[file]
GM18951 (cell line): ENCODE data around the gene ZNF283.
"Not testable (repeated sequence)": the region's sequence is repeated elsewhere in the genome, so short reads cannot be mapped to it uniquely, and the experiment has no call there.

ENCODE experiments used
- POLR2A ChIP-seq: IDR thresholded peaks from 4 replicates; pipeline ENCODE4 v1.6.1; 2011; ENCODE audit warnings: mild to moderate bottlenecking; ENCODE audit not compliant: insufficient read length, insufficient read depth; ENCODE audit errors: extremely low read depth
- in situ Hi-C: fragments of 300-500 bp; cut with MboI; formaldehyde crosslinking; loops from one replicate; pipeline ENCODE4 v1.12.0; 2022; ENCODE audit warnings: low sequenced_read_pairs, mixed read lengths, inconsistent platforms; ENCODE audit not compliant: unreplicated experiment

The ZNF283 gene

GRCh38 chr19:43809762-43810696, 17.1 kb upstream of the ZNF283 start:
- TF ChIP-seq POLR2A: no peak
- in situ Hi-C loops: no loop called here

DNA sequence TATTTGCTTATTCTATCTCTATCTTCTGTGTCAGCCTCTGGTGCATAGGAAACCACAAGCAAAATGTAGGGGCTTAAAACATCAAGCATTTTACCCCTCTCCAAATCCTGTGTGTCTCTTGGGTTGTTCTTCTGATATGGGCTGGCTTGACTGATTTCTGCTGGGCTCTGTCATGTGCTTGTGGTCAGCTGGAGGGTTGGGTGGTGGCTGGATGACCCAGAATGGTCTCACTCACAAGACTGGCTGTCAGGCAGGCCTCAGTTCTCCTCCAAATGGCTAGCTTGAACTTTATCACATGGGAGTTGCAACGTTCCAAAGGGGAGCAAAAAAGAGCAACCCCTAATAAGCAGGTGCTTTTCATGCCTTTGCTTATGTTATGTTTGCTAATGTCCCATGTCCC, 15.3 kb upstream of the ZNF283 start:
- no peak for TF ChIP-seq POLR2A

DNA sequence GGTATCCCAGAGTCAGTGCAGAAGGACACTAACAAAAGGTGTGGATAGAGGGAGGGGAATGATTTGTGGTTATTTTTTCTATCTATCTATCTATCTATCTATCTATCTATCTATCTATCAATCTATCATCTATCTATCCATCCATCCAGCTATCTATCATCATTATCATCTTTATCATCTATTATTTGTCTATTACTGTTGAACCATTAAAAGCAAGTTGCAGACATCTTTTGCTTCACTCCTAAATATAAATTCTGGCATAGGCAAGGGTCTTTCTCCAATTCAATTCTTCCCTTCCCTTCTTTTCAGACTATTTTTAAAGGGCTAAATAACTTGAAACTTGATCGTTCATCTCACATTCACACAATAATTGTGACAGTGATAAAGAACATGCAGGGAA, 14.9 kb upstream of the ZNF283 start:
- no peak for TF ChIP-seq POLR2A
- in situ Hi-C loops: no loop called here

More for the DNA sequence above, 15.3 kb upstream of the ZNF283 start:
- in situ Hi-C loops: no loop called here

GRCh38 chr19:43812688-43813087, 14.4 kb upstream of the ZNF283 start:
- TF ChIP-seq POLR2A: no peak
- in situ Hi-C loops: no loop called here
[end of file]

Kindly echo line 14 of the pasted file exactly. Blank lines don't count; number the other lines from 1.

- in situ Hi-C loops: no loop called here